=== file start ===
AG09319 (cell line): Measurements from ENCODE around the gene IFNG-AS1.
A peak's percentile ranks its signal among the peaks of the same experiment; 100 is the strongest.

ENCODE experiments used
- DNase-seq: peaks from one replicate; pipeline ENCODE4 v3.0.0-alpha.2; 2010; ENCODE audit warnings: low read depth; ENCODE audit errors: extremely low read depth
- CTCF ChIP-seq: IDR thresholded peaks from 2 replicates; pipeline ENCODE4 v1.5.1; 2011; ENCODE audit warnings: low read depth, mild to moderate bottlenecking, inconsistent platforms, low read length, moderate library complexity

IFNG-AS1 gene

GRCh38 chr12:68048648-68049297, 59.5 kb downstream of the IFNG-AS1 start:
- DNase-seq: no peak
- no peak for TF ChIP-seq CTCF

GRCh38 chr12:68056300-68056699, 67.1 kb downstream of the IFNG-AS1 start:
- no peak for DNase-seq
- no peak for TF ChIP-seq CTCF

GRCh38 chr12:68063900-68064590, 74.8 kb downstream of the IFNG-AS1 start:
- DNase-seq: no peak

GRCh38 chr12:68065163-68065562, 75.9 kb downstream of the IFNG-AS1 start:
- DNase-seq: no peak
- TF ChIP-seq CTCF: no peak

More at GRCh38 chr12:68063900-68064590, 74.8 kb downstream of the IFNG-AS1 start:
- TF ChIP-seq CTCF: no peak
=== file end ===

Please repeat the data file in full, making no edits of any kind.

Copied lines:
AG09319 (cell line): Measurements from ENCODE around the gene IFNG-AS1.
A peak's percentile ranks its signal among the peaks of the same experiment; 100 is the strongest.

ENCODE experiments used
- DNase-seq: peaks from one replicate; pipeline ENCODE4 v3.0.0-alpha.2; 2010; ENCODE audit warnings: low read depth; ENCODE audit errors: extremely low read depth
- CTCF ChIP-seq: IDR thresholded peaks from 2 replicates; pipeline ENCODE4 v1.5.1; 2011; ENCODE audit warnings: low read depth, mild to moderate bottlenecking, inconsistent platforms, low read length, moderate library complexity

IFNG-AS1 gene

GRCh38 chr12:68048648-68049297, 59.5 kb downstream of the IFNG-AS1 start:
- DNase-seq: no peak
- no peak for TF ChIP-seq CTCF

GRCh38 chr12:68056300-68056699, 67.1 kb downstream of the IFNG-AS1 start:
- no peak for DNase-seq
- no peak for TF ChIP-seq CTCF

GRCh38 chr12:68063900-68064590, 74.8 kb downstream of the IFNG-AS1 start:
- DNase-seq: no peak

GRCh38 chr12:68065163-68065562, 75.9 kb downstream of the IFNG-AS1 start:
- DNase-seq: no peak
- TF ChIP-seq CTCF: no peak

More at GRCh38 chr12:68063900-68064590, 74.8 kb downstream of the IFNG-AS1 start:
- TF ChIP-seq CTCF: no peak